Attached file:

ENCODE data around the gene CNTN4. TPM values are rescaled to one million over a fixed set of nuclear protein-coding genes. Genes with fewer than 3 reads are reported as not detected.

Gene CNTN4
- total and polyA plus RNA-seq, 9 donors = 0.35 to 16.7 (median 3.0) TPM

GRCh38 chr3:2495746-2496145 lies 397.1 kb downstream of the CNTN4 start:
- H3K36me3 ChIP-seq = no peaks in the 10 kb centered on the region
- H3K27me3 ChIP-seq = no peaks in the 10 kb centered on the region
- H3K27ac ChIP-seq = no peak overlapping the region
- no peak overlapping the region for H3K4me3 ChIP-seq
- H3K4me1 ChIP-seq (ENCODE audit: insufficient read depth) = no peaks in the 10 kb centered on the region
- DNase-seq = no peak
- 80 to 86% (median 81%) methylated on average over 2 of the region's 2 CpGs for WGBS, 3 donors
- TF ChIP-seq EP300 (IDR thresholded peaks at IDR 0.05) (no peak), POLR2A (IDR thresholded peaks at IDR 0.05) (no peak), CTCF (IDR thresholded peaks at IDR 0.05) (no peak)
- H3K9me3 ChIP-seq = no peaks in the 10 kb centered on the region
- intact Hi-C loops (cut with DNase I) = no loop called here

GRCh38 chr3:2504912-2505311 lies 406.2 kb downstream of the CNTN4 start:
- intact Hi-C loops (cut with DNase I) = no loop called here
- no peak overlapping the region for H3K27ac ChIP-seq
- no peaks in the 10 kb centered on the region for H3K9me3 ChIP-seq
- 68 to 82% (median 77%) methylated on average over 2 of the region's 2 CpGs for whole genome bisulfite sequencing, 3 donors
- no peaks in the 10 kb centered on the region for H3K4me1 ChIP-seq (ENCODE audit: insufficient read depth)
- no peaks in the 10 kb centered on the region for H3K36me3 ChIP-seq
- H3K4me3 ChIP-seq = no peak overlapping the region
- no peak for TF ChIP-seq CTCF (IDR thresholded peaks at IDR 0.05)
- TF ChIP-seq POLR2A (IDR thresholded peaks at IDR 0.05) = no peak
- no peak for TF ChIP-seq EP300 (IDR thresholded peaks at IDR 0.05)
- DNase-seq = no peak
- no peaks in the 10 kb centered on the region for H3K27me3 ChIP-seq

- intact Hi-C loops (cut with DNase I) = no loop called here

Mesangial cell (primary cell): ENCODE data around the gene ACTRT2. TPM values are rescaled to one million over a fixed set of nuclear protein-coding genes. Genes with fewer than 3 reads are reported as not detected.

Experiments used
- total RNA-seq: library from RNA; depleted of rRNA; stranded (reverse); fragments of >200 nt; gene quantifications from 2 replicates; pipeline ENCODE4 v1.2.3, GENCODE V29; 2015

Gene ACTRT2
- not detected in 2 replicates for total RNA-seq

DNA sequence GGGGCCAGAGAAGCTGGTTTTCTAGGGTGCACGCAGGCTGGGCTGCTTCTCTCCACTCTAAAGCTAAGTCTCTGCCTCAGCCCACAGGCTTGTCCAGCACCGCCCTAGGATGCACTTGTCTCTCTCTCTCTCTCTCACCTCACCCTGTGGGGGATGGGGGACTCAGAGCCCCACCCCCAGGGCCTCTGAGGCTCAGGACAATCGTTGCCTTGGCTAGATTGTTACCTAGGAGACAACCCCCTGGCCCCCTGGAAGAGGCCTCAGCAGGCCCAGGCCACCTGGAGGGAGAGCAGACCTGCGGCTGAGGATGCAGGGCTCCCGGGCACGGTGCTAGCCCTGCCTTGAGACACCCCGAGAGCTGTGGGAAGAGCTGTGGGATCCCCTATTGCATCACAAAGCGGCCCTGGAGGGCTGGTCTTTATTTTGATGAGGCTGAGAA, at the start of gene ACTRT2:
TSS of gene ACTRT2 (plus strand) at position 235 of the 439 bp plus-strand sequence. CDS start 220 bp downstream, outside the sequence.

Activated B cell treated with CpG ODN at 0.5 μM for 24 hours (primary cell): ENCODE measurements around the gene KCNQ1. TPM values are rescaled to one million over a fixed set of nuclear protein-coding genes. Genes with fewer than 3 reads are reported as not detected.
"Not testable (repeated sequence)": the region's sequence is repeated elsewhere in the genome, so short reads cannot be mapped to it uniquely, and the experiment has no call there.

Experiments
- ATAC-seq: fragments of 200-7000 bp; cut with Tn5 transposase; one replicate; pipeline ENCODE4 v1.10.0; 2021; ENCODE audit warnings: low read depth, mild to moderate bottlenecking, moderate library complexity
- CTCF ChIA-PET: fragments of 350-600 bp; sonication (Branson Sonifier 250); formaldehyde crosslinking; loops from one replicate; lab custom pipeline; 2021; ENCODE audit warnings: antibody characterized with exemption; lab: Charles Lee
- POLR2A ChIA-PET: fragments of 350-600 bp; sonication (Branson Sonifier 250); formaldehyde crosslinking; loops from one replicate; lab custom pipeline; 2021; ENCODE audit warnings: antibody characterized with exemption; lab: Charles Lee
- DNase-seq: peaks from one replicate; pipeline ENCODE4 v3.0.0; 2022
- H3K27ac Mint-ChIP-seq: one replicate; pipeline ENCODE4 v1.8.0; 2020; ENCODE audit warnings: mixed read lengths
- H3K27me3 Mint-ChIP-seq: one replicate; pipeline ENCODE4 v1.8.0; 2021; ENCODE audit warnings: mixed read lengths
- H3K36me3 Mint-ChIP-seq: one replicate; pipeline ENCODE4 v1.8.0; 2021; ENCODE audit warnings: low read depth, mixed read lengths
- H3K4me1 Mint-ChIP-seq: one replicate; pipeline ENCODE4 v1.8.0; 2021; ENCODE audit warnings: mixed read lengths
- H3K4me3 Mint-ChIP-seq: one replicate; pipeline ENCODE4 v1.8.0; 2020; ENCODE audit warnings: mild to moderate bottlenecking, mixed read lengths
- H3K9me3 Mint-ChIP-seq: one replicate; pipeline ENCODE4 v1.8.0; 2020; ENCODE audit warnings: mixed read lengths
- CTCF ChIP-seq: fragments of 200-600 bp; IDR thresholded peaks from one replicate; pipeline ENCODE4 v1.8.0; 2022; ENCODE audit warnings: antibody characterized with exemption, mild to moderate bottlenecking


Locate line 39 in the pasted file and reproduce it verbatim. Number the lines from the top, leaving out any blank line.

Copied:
- ATAC-seq: fragments of 200-7000 bp; cut with Tn5 transposase; one replicate; pipeline ENCODE4 v1.10.0; 2021; ENCODE audit warnings: low read depth, mild to moderate bottlenecking, moderate library complexity